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We Are Children of God, Now: A Sermon for All Saints Day

How about a card with this passage from the letter to the Hebrews written to a church with faith fatigue whose author wanted them to remember their ancestors of faith to energize them for struggles that lay ahead?

"Since we are surrounded by so great a cloud of witnesses, then let us lay aside every weight and the sin that clings so closely and run with perseverance the race that is set before us."

How about this passage from 1 John 3:1-3, written to a church who desperately needed hope in challenging circumstances?

"See what love the Father has given us, that we should be called the children of God and that is what we are…We are God's children now; what we will be has not yet been revealed…What we do know is this: when he is revealed. We will be like him, for we will see him as he is. All who have this hope purify themselves, just as he is pure."

I once attended a funeral and the pastor began it by smiling broadly at the congregation and exclaiming, "Dry your eyes! We have not come to mourn but to celebrate!" He was half right. When Christians hold a funeral or memorial service, they acknowledge their human grief, but affirm their loved one's eternal life through the gift of the death and resurrection and ongoing life of Jesus Christ. So Paul reminds the Church of the Hebrews and contemporary Christians to look to Jesus, our example, and through God's grace, our strength, as we press ahead in the challenging race of life. So the author of 1 John reminds readers that they are God's children now, and to live with hope as they wait for the day when they will see him face to face.

Common to both Judaism and Christianity is the injunction to remember as a means of accessing the spiritual power and joy with which God surrounds us.

Remember persons of faith. We gather today to remember and to honor and to give thanks and to be encouraged by the example of those who have gone on to the next phase of life in this past year. In the eyes of this community and God, they are not forgotten and they will not be forgotten! Their memory surrounds us and inspires us to surround one another with the care and compassion that God intends for human communities.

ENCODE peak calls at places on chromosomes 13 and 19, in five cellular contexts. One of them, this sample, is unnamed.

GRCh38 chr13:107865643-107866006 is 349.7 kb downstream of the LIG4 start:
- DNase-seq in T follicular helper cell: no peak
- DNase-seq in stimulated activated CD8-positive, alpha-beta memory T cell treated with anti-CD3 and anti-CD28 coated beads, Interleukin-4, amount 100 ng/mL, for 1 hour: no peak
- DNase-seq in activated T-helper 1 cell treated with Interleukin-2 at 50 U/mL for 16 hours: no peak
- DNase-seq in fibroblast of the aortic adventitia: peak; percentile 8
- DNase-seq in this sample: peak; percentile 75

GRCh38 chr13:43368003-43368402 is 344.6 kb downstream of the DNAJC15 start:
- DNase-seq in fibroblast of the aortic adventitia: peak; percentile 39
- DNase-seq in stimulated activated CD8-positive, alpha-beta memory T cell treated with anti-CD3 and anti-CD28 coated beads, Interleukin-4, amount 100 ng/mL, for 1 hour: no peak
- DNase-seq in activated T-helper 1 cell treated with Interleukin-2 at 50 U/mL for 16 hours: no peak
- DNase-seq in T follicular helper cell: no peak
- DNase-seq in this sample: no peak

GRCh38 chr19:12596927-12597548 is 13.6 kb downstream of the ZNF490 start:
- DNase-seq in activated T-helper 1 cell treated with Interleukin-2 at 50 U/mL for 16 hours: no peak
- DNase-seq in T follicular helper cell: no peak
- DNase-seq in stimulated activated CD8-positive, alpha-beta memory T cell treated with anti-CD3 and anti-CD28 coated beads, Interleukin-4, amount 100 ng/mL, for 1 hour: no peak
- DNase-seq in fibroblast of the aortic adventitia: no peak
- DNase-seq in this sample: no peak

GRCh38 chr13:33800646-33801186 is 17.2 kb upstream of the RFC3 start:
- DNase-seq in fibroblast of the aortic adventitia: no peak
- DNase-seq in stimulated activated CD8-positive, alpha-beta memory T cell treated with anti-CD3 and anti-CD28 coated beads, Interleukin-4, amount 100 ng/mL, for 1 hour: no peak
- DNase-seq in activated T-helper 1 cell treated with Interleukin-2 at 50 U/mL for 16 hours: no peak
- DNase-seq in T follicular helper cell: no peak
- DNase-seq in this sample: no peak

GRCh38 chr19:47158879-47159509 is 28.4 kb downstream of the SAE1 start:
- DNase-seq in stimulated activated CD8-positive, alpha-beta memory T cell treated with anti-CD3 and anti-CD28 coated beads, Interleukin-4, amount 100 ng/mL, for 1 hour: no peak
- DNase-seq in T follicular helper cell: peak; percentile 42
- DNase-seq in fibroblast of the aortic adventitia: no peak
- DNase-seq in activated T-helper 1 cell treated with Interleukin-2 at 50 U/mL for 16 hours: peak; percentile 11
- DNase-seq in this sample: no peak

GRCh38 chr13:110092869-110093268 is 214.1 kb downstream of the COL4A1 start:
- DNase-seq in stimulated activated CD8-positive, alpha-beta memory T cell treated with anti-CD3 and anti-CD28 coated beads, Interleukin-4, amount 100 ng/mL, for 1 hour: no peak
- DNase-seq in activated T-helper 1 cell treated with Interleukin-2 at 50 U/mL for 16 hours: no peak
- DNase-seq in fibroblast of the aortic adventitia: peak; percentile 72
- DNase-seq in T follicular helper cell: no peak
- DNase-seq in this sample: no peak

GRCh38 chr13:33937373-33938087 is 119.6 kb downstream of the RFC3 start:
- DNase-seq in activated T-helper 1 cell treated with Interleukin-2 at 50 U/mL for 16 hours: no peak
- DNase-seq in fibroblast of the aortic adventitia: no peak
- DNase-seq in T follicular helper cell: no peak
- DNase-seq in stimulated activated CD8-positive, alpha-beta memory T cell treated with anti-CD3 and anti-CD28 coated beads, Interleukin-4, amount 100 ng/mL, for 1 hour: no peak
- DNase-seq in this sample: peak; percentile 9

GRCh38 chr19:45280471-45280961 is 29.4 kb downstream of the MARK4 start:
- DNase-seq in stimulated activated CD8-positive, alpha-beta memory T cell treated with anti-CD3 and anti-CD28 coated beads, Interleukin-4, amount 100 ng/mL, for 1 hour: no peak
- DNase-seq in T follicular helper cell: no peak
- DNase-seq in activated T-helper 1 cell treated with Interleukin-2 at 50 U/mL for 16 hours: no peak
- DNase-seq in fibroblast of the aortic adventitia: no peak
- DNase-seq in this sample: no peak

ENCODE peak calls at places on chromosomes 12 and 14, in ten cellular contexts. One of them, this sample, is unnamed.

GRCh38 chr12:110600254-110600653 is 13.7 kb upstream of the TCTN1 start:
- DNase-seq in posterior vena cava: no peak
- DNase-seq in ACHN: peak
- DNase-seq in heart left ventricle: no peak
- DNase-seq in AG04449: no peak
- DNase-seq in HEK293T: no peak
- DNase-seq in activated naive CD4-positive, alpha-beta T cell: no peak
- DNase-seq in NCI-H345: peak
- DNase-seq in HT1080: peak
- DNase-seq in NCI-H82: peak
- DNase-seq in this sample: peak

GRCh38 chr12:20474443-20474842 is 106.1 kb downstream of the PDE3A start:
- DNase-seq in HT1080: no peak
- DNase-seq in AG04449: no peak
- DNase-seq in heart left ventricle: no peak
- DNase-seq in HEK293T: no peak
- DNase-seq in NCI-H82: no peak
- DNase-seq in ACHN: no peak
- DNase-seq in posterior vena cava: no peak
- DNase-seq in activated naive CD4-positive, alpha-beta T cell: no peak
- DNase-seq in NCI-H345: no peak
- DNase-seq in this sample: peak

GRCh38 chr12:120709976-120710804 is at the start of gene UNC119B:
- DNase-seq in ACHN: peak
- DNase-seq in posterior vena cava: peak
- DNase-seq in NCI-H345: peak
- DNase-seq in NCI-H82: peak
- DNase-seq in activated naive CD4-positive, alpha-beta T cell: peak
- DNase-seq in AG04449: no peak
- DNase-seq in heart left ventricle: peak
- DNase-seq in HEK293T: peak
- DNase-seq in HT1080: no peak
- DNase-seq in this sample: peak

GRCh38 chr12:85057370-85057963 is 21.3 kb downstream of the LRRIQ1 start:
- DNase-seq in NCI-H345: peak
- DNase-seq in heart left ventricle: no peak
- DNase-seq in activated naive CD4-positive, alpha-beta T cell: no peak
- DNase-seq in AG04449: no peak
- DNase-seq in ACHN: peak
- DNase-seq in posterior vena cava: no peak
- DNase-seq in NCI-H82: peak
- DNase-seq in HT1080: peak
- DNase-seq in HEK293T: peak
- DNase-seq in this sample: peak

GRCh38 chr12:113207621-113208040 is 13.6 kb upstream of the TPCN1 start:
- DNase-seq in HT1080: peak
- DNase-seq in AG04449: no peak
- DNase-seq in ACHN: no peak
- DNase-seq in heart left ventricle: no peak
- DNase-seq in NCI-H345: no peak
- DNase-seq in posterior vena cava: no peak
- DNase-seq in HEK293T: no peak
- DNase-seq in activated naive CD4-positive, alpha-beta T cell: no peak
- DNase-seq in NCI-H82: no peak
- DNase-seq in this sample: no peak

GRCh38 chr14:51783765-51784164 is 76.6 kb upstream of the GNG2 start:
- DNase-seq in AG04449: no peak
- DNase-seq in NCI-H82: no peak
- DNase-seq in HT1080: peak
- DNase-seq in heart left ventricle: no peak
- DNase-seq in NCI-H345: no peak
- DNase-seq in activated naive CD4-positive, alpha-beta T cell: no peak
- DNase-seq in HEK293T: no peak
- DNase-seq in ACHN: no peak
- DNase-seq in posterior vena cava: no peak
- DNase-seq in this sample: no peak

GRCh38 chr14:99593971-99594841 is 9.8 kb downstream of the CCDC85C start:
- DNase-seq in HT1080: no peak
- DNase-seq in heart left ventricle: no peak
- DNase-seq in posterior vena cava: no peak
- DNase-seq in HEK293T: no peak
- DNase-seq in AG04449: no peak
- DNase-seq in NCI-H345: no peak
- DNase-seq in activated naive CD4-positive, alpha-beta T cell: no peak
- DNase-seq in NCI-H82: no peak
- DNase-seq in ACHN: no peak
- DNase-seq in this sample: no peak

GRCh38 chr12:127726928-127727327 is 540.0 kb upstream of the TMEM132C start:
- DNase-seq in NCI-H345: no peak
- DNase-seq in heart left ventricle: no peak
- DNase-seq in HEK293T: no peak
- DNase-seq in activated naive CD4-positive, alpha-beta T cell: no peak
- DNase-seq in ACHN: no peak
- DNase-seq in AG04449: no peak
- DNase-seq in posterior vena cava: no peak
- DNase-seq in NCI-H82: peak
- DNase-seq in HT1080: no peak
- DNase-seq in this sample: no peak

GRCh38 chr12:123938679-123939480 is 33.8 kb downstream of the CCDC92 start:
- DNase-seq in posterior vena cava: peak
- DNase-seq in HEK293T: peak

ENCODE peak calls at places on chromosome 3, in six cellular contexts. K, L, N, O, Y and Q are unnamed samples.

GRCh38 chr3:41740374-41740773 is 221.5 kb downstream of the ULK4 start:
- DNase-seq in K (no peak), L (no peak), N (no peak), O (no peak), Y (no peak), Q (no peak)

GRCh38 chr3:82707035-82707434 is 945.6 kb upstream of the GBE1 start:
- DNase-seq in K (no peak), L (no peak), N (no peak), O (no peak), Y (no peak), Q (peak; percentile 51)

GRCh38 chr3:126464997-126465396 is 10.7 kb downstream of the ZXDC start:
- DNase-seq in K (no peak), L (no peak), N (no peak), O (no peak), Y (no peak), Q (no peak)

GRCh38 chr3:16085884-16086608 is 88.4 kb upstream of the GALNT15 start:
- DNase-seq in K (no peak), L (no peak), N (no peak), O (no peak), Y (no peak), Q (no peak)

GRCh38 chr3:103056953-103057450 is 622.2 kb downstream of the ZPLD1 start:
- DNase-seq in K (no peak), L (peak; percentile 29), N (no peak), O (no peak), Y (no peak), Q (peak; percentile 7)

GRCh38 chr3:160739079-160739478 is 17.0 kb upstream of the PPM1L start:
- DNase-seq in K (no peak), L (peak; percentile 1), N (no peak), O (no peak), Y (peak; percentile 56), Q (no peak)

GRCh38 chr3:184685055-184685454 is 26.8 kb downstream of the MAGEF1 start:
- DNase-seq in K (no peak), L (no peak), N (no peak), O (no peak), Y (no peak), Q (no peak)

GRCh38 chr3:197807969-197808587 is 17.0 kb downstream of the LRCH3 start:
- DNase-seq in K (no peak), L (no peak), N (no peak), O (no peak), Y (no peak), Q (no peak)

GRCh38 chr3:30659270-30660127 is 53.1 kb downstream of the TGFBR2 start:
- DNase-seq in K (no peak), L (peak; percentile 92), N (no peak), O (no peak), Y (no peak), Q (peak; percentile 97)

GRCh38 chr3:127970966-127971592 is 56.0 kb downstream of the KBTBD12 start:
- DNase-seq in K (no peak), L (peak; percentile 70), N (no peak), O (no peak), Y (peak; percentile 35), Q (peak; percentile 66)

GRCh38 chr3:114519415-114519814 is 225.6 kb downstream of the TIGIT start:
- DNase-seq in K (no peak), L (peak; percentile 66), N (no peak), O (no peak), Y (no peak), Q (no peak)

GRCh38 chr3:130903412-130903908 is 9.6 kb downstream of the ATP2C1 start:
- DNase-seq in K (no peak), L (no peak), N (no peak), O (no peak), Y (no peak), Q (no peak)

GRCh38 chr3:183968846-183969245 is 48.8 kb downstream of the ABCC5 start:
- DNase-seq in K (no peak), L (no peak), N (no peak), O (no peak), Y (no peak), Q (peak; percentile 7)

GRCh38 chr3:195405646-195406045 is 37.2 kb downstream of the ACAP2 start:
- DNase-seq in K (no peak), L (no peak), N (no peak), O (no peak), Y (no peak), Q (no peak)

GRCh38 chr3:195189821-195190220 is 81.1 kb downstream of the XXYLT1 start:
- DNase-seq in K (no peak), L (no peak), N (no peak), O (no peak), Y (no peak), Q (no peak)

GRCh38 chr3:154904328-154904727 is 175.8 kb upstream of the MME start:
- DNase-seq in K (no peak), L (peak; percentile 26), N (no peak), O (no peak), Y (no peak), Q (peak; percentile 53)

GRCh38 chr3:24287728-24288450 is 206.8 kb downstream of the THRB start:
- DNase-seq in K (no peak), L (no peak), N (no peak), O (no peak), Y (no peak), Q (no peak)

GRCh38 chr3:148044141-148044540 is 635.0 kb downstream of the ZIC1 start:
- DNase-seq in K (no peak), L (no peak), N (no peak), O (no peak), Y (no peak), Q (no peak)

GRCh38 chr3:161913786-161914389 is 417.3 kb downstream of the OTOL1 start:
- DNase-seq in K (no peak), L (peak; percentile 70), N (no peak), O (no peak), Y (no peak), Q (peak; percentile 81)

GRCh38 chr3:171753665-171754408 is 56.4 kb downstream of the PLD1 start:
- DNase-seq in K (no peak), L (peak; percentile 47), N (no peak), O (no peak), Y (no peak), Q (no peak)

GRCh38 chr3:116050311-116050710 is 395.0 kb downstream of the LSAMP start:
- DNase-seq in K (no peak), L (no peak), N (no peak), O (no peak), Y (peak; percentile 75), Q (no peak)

I forgot to mention earlier that I am named after my grandmother. She was the original Alyce. While she was living they called her Alyce senior and I was Alyce junior. Jewish tradition says that, in addition to saying Kaddish for a departed loved one, another way to remember them is by naming a child after them. The tradition affirms that a spark of that person will live on in the child and that the child will actually embody some of the special qualities of that person.

One of the things I found while helping my mom go through Nana's things was a box on the top shelf of her hall closet, a box with all of her I.D. badges in it. There was her library helper's badge she wore when helping in the Bethany Village library each Friday afternoon. There was her medical card with her picture on it. There was her driver's license, which she had let expire at age 89 but still kept. I felt a wave of sadness because she wouldn't need them anymore.

Then I felt a wave of joy because she wouldn't need them anymore.

It was as if God were saying to me, "No one like her has ever been before. And no one like her will ever be again. I value her. I embrace her. Honor her memory by living by the best example she set during her earthly days. For you are my child now! Live with hope becoming more and more like Jesus until the day that you, like her, see him face to face. Give thanks, and be at peace."

10/27/2014 4:00:00 AM
Alyce McKenzie
About Alyce McKenzie
Alyce M. McKenzie is the George W. and Nell Ayers Le Van Professor of Preaching and Worship at Perkins School of Theology, Southern Methodist University.